Patients frequently obtain chiropractic services for aches and pains associated with their muscles and joints. In fact, some of the most common diagnoses chiropractors make are “sprains and strains” of the neck, back, and extremities. So, how does this fit in with the use of statin medications?
Statins are a group of medications frequently prescribed to lower cholesterol, particularly LDLs (low density lipoproteins)—the “bad” cholesterol. Not long after FDA approval was granted in 1987, patients taking the new statin medications began complaining of muscle pain, sometimes so severe that the pain remained permanent after they stopped taking the medication. A 2014 study offers NEW EVIDENCE that statins are linked to “skeletal adverse events,” NOT just muscle aches and pains. Researchers found that statin users are up to two times more likely to receive a diagnosis of musculoskeletal disease (including degenerative joint disease or osteoarthritis) than non-statin users. This is of great concern especially in reference to the recent recommendation that statins should be prescribed to PREVENT cardiovascular disease in young healthy patients! This recommendation has the potential to significantly increase the number of people taking statin medications even though studies show NO significant benefits when statins are prescribed to members of a healthy population! With this anticipated increase in statin use, a 20-25% increase in patients presenting with musculoskeletal side effects such as muscle pain and/or bone/joint pain is likely. Since these complaints frequently drive patients to chiropractic physicians, it is VERY IMPORTANT that both patients and doctors are aware of these relatively common side effects.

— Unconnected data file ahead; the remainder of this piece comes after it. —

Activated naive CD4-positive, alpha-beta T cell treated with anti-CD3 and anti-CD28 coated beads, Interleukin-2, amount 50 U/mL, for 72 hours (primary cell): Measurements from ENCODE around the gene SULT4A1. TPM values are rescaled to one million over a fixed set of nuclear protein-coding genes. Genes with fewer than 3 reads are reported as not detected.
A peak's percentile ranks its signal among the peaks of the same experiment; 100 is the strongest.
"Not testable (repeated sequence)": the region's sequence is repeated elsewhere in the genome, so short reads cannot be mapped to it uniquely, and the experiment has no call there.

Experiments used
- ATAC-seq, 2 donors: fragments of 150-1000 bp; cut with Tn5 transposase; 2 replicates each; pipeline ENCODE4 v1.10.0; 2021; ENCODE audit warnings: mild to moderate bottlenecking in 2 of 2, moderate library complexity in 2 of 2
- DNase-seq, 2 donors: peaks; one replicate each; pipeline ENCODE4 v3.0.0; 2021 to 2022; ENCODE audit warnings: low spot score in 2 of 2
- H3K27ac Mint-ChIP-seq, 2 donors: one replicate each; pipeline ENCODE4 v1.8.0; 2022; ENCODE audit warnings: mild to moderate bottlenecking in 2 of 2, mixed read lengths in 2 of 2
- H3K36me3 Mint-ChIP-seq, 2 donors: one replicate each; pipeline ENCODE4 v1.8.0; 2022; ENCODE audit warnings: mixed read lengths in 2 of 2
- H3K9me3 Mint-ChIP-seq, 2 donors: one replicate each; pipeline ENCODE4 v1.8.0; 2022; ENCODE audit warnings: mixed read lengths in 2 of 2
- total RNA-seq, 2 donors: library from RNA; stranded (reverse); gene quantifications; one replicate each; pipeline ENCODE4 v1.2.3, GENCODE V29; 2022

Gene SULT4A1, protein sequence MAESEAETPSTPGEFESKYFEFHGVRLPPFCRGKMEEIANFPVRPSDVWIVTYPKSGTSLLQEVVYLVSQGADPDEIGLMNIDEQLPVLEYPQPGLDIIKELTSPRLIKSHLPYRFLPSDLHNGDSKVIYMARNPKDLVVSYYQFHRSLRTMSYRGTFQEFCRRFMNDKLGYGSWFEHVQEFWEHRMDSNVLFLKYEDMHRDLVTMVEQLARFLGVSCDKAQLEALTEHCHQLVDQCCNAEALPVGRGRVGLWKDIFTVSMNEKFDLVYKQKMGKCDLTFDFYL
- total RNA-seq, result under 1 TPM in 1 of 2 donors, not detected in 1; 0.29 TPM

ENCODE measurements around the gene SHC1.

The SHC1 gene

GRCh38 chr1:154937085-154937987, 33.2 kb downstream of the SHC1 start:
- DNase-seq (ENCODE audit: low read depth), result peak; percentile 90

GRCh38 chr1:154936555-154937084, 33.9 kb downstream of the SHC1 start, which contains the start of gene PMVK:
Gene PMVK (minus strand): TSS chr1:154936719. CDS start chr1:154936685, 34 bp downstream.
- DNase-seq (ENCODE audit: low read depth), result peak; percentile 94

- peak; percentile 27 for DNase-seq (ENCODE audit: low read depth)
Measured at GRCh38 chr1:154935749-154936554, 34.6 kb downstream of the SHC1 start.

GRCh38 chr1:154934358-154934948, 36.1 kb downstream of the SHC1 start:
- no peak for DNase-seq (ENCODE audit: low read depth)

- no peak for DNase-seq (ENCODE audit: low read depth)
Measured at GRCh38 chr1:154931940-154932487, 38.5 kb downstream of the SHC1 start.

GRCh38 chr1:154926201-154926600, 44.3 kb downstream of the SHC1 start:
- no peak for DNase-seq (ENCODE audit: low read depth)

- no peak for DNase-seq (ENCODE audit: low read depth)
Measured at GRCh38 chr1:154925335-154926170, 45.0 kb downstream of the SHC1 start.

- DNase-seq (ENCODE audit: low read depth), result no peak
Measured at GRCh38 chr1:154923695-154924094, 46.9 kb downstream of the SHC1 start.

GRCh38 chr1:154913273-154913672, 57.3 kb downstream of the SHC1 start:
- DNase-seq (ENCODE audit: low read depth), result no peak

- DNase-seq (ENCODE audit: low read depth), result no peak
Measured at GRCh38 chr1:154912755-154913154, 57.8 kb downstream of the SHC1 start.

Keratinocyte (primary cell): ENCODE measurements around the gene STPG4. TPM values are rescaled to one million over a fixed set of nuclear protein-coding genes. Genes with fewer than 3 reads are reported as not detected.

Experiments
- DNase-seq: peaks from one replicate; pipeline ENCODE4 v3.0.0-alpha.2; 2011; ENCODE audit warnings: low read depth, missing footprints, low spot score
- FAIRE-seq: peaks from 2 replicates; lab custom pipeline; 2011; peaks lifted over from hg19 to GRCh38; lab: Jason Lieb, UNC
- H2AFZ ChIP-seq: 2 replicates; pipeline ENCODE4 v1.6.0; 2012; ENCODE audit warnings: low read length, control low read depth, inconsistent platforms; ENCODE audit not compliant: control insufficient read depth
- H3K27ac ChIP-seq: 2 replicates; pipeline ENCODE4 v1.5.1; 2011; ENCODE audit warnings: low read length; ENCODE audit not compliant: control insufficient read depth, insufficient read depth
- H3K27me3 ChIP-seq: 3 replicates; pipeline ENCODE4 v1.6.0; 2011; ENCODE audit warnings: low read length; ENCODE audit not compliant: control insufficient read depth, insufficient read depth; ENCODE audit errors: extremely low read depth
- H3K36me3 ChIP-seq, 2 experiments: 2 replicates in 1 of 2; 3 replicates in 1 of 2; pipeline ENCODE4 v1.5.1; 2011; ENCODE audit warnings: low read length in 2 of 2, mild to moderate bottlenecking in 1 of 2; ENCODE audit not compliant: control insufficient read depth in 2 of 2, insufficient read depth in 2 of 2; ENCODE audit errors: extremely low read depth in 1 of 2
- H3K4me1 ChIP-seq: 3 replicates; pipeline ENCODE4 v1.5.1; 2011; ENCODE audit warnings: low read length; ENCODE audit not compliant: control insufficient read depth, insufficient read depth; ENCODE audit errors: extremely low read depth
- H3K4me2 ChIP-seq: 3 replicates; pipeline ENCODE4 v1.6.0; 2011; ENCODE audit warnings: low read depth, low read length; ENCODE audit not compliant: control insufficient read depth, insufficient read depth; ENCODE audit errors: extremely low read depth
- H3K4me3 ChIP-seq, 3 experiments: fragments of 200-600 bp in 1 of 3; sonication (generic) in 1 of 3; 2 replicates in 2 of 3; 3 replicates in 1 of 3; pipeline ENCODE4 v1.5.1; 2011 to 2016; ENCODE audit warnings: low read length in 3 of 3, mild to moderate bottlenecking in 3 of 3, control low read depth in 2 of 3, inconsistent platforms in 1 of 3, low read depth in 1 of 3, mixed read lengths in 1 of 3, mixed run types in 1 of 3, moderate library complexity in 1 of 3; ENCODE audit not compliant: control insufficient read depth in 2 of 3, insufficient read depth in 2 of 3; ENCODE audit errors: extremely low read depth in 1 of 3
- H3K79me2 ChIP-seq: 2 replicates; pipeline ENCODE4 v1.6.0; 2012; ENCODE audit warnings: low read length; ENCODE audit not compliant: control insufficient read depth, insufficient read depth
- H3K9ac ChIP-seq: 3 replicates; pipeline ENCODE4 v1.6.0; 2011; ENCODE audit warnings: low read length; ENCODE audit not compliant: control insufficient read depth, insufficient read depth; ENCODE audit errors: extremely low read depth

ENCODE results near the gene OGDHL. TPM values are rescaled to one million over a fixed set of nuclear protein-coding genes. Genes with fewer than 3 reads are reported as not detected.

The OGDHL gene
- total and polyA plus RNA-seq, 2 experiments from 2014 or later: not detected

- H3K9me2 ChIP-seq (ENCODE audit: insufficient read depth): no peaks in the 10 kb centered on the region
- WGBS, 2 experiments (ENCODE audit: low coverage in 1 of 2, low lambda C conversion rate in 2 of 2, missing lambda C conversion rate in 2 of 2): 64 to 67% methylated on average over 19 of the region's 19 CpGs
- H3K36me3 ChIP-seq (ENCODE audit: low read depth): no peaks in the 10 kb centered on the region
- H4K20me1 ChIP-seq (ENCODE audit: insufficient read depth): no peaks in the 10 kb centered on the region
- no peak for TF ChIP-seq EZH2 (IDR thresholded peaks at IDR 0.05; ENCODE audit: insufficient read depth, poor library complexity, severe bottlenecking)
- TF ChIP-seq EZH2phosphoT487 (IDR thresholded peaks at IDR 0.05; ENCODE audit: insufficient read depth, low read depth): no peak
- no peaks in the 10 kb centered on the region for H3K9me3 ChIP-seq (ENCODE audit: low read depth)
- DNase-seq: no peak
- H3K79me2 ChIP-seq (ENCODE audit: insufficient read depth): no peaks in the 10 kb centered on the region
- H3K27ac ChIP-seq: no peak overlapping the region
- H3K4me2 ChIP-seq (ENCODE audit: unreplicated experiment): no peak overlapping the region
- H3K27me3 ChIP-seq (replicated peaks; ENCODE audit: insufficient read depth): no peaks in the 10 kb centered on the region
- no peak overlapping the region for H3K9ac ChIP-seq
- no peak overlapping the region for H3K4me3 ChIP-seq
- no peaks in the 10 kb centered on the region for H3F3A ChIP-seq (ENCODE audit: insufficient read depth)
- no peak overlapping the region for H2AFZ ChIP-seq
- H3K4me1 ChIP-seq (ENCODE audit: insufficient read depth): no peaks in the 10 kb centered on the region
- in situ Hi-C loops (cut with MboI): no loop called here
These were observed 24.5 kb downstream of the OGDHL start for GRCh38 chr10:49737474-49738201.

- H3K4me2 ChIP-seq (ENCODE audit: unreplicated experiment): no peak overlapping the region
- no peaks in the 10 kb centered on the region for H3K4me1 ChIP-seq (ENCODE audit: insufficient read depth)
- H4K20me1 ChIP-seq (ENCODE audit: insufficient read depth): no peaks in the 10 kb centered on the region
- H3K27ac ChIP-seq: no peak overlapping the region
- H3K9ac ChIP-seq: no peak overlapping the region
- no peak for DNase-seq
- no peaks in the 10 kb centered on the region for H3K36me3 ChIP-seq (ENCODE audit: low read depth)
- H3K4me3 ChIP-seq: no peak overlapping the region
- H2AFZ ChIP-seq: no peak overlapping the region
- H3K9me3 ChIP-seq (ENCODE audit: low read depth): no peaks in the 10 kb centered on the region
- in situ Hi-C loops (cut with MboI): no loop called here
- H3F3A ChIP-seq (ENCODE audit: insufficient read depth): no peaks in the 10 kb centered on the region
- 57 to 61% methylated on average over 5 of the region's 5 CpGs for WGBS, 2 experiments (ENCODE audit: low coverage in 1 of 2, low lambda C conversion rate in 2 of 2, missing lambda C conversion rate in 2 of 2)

Common symptoms/conditions associated with taking statins can vary considerably, making the association between the two difficult to determine in some cases. These include (but are not limited to) myopathy (muscle pain, weakness, cramps), liver damage, autoimmune muscle disease (rhabdomyolysis), tendinous diseases (like tennis elbow, shoulder, or knee tendonitis), cataracts, kidney failure, cognitive impairment, impotence, and diabetes mellitus.
Here are some interesting facts about cardiovascular disease (CVD): 1) CVD is one of the most misdiagnosed and mistreated conditions in medicine; 2) eating cholesterol and saturated fat does NOT increase the risk of heart disease; 3) it’s NOT the amount of total cholesterol or LDL in the blood that drives heart disease risk but rather, the number of LDL particles (LDL-P); 4) it is a myth that statin drugs save lives in healthy people without heart disease and in this group, the side effects associated with statins are far more potentially dangerous and quality of life altering.
There is evidence that statins benefit those with pre-existing heart disease to some extent. In a 2010 large meta-analyses regarding statin use in those with pre-existing heart disease who took statins for five years, Dr. David Newman noted the following: 1) 1.2% (1 in 83) had their life span extended (were saved from a fatal heart attack); 2) 2.6% (1 in 39) were helped by preventing a repeated heart attack; 3) 0.8% (1 in 125) were helped by preventing a stroke; but, 4) 96% saw NO benefit at all; 5) 0.6% (1 in 167) likely developed diabetes because of statin use; 6) 10% (1 in 10) experienced muscle damage related to their statin use. As noted in points one through three, there are some benefits, but at what risk? The study also reported that in men or women over age 80, regardless of their cardiovascular health, statins did not extend their life span. The objective of discussing this subject is to inform the reader that you have choices, and it’s wise to discuss both the benefits and risks with your primary care physician prior to taking a statin.
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